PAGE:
In 1946, following service in the United States Air Force, Moody joined the seminal bebop big band of Dizzy Gillespie, beginning an association that – on stage and record, in orchestras and small combos – afforded a young Moody worldwide exposure and ample opportunity to shape his improvisational genius. Upon joining Gillespie, Moody was at first awed, he now admits, by the orchestra’s incredible array of talent, which included Milt Jackson, Kenny Clark, Ray Brown, Thelonius Monk. The encouragement of the legendary trumpeter-leader, made his mark on the young saxophonist. His now legendary 16-bar solo on Gillespie’s Emanon alerted jazz fans to an emerging world-class soloist.
James MoodyDuring his initial stay with Gillespie, Moody also recorded with Milt Jackson for Dial Records in 1947. One year later he made his recording debut as a leader James Moody and His Bop Men for (Blue Note).
In 1949 Moody moved to Europe where in Sweden he recorded the masterpiece of improvisation for which he is renowned, Moody’s Mood for Love. Returning to the States in 1952 with a huge “hit” on his hands, Moody employed vocalist Eddie Jefferson. Also, working with him during that period were Dinah Washington and Brook Benton.
In 1963 he rejoined Gillespie and performed off and on in the trumpeter’s quintet for the remainder of the decade. Moody moved to Las Vegas in 1973 and had a seven year stint in the Las Vegas Hilton Orchestra, doing shows for Bill Cosby, Ann-Margaret, John Davidson, Glen Campbell, Liberace, Elvis Presley, The Osmonds, Milton Berle, Redd Foxx, Charlie Rich, and Lou Rawls to name a few.
Moody returned to the East Coast and put together his own band again – much to the delight of his dedicated fans. In 1985, Moody received a Grammy Award Nomination for Best Jazz Instrumental Performance for his playing on Manhattan Transfer’s Vocalese album thus setting the stage for his re-emergence as a major recording artist.
Moody’s 1986 (RCA/NOVUS) debut Something Special ended a decade-long major label recording hiatus for the versatile reedman. His follow-up recording, Moving Forward showcased his hearty vocals on What Do You Do and his interpretive woodwind wizardry on such tunes as Giant Steps and Autumn Leaves.
james MoodyMusic is more than a livelihood to Moody, so much so that portions of Sweet and Lovely, dedicated to his wife, Linda, figured prominently in the saxophonist’s wedding ceremony on April 3, 1989. As well as being on the album, Gillespie was best man at the wedding for his longtime friend. The bride and groom walked down the aisle to Gillespie’s solo on Con Alma then everyone exited the church to the vamp on Melancholy Baby. As their first act of marriage Linda and James Moody took communion accompanied by the groom’s recording of Sweet and Lovely. In 1990, Moody and Gillespie received a Grammy Award Nomination for their rendition of Gillespie’s Get the Booty, which showcases scatting at its best. Moody returns the soprano sax to his woodwind arsenal on Honey, his nickname for his wife, Linda, and Moody’s last recording for (RCA/NOVUS).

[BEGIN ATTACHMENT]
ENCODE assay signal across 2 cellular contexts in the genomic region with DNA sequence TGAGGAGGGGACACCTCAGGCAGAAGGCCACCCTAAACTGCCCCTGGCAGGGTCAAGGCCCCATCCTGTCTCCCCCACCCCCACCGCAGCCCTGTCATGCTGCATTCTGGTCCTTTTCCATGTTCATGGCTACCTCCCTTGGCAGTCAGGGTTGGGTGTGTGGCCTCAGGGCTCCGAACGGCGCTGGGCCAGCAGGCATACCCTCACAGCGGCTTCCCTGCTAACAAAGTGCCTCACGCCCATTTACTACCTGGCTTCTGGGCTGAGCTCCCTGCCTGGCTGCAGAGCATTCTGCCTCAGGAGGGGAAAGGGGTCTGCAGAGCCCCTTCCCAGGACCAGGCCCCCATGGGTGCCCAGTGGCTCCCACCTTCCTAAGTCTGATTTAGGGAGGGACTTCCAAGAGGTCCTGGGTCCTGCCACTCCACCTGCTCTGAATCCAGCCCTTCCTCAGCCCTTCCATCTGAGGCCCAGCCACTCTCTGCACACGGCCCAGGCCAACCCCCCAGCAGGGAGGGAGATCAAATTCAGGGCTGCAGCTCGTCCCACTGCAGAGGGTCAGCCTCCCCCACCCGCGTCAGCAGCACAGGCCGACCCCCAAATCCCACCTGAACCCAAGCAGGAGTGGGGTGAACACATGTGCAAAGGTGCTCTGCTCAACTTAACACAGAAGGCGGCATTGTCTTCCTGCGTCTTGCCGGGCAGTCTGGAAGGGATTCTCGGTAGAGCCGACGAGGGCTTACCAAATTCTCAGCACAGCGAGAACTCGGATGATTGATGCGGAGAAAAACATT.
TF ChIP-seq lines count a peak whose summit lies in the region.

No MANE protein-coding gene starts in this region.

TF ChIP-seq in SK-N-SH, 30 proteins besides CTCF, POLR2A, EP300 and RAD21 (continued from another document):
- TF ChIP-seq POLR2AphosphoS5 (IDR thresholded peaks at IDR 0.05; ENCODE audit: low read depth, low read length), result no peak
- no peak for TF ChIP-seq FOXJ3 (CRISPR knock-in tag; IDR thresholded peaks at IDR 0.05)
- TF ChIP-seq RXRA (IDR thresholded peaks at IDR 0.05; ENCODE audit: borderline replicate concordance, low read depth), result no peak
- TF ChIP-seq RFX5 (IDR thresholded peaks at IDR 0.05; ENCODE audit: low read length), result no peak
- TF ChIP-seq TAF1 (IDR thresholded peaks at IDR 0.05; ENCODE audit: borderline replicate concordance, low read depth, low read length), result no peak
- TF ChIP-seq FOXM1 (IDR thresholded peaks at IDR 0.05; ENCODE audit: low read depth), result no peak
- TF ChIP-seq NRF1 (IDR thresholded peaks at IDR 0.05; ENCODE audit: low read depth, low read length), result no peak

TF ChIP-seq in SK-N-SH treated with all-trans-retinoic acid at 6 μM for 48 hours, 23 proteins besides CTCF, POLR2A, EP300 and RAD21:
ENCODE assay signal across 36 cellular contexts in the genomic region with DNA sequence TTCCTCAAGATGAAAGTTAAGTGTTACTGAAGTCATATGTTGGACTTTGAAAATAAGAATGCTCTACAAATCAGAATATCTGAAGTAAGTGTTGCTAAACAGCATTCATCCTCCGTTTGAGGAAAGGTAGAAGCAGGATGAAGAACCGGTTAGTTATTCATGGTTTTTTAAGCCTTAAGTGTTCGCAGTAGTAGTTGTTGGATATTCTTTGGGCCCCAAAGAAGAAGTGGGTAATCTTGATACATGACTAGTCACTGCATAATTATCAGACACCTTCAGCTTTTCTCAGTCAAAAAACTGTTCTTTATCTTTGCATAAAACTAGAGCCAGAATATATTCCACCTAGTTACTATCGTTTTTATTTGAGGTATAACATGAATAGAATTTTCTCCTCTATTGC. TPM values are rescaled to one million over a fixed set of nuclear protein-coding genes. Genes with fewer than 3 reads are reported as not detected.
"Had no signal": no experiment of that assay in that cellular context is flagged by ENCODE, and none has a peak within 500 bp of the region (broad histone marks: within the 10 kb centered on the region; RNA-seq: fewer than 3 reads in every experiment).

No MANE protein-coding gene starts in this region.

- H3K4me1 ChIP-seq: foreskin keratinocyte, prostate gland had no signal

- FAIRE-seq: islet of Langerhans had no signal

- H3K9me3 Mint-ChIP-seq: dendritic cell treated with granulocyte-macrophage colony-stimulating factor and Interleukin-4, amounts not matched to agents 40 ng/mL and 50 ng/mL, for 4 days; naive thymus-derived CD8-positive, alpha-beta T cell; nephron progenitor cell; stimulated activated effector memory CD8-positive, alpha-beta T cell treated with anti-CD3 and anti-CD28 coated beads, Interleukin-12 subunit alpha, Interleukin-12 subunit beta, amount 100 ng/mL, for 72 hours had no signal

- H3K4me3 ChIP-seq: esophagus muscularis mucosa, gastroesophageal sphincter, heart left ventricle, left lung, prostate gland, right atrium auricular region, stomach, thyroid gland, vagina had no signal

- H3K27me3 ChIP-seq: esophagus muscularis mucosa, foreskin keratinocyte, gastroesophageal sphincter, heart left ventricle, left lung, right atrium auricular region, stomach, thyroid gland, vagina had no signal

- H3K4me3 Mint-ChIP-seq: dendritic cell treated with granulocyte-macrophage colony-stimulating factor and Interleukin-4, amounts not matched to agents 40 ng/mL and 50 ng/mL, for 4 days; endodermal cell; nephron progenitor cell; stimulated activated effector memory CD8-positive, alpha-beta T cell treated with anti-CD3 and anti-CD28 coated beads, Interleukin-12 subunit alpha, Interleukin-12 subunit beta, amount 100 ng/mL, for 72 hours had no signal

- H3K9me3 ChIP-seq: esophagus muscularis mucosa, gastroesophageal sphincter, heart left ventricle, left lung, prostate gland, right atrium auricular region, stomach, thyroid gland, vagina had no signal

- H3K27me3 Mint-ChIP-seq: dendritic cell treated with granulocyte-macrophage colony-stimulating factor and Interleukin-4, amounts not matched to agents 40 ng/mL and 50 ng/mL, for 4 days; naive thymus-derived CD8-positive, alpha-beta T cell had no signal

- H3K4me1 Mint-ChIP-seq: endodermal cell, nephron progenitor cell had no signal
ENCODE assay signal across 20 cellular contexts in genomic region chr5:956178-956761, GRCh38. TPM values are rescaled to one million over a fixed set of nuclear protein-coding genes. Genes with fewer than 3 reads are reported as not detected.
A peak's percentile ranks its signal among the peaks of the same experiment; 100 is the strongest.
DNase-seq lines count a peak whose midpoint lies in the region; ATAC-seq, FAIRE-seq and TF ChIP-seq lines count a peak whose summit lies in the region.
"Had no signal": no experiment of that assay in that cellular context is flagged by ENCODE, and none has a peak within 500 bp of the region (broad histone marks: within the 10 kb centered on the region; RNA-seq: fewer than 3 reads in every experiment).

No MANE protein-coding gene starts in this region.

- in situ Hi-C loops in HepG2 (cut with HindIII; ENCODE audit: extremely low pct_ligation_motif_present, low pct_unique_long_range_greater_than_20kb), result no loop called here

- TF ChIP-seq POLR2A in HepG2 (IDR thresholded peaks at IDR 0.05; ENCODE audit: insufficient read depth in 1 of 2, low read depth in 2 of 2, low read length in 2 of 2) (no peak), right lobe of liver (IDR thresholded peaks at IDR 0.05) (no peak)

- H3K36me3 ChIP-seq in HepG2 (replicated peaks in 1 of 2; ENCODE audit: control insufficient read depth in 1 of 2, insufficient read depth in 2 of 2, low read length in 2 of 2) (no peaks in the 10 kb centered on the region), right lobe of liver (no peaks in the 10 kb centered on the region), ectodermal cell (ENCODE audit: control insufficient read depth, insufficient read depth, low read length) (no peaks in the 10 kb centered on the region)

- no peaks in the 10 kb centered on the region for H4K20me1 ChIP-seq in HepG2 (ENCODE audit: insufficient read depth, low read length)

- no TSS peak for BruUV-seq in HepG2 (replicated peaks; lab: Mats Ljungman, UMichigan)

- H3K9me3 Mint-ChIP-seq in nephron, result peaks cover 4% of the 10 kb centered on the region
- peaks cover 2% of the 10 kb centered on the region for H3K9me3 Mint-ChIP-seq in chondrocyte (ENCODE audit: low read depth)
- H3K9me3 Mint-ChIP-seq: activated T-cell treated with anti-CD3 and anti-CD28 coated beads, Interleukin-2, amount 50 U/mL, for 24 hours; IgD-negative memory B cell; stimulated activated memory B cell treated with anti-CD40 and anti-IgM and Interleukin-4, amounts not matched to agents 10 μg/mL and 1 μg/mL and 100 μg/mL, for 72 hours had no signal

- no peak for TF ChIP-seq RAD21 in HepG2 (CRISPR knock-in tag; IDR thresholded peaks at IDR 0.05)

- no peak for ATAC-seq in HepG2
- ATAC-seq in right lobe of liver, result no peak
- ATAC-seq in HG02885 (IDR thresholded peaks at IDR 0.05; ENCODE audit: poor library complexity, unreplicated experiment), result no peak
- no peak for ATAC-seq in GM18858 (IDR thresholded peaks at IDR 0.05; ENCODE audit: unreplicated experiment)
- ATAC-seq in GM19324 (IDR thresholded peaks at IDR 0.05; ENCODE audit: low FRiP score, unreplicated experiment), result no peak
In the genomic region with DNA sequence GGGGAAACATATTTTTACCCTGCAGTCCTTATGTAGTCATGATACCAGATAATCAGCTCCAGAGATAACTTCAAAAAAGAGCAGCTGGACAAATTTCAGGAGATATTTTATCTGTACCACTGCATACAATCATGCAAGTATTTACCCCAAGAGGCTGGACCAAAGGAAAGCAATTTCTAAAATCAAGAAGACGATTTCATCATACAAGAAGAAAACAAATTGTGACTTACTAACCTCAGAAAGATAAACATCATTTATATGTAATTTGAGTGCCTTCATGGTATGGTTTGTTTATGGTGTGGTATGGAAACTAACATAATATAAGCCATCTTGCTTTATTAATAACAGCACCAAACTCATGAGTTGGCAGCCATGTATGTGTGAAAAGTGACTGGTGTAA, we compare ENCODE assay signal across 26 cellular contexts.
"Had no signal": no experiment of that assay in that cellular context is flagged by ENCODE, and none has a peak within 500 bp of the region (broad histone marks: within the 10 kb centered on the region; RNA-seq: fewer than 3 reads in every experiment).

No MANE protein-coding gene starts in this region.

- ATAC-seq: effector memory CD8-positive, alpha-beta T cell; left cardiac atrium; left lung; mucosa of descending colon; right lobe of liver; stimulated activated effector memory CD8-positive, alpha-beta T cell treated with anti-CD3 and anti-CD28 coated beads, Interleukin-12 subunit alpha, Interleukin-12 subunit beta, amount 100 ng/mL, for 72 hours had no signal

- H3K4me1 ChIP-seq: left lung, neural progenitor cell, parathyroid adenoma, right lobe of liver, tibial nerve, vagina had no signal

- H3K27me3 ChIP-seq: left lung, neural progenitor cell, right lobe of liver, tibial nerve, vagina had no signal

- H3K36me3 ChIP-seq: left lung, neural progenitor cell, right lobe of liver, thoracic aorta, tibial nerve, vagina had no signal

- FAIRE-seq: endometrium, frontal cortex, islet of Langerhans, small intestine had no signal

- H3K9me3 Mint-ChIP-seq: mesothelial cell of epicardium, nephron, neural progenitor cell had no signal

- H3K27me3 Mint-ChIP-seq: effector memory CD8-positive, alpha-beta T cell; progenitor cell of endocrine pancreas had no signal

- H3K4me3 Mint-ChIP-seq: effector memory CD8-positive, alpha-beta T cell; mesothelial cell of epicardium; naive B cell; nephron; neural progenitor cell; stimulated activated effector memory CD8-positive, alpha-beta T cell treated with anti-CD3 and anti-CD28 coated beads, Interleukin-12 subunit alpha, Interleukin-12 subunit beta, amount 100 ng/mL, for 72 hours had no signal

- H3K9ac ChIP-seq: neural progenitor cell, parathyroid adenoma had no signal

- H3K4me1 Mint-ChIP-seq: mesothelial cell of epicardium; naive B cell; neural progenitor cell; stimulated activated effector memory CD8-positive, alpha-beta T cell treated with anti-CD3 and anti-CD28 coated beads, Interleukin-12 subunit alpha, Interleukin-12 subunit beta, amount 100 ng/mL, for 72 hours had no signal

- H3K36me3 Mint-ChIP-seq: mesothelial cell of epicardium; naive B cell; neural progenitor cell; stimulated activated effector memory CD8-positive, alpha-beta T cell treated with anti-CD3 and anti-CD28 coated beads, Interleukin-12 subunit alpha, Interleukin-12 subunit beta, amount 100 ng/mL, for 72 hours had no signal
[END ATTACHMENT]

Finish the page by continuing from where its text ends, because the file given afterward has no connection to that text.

On March 26th, 1995 Moody got the surprise of his life with a birthday party in New York. It was an evening of historical significance for Jazz with many guest stars and Bill Cosby as the emcee. It can be heard on Telarc’s recording, Moody’s Party– James Moody’s 70th, Birthday Celebration, Live at the Blue Note.
In 1995 Moody’s (Warner Bros.) release of Young at Heart, was a tribute to songs that are associated with Frank Sinatra. With an orchestra and strings many people feel this is among the most beautiful of all James Moody recordings.
Moody’s last recording for Warner Bros. is Moody Plays Mancini which showcases Moody on all of his horns and flute. A tribute to the American icon Henry Mancini.
Moody’s 2004 release of Homage on the Savoy
Label has been a great cause for celebration. His first new studio album in 6 years, the aptly named Homage is a tribute to Moody featuring new tunes specially written for him by the likes of Joe Zawinul, Chick Corea, Kenny Barron, Horace Silver, Herbie Hancock, David Hazeltine and Marc Copland. Bob Belden produced the project.
Whether Moody is playing the soprano, alto, tenor, or flute, he does so with deep resonance and wit. Moody has a healthy respect for tradition, but takes great delight in discovering new musical paths, which makes him one of the most consistently expressive and enduring figures in modern jazz today. To quote Peter Watrous of the New York Times, “As a musical explorer, performer, collaborator and composer he has made an indelible contribution to the rise of American music as the dominant musical force of the twentieth century.” James Moody plays on Keilwerth saxophones exclusively.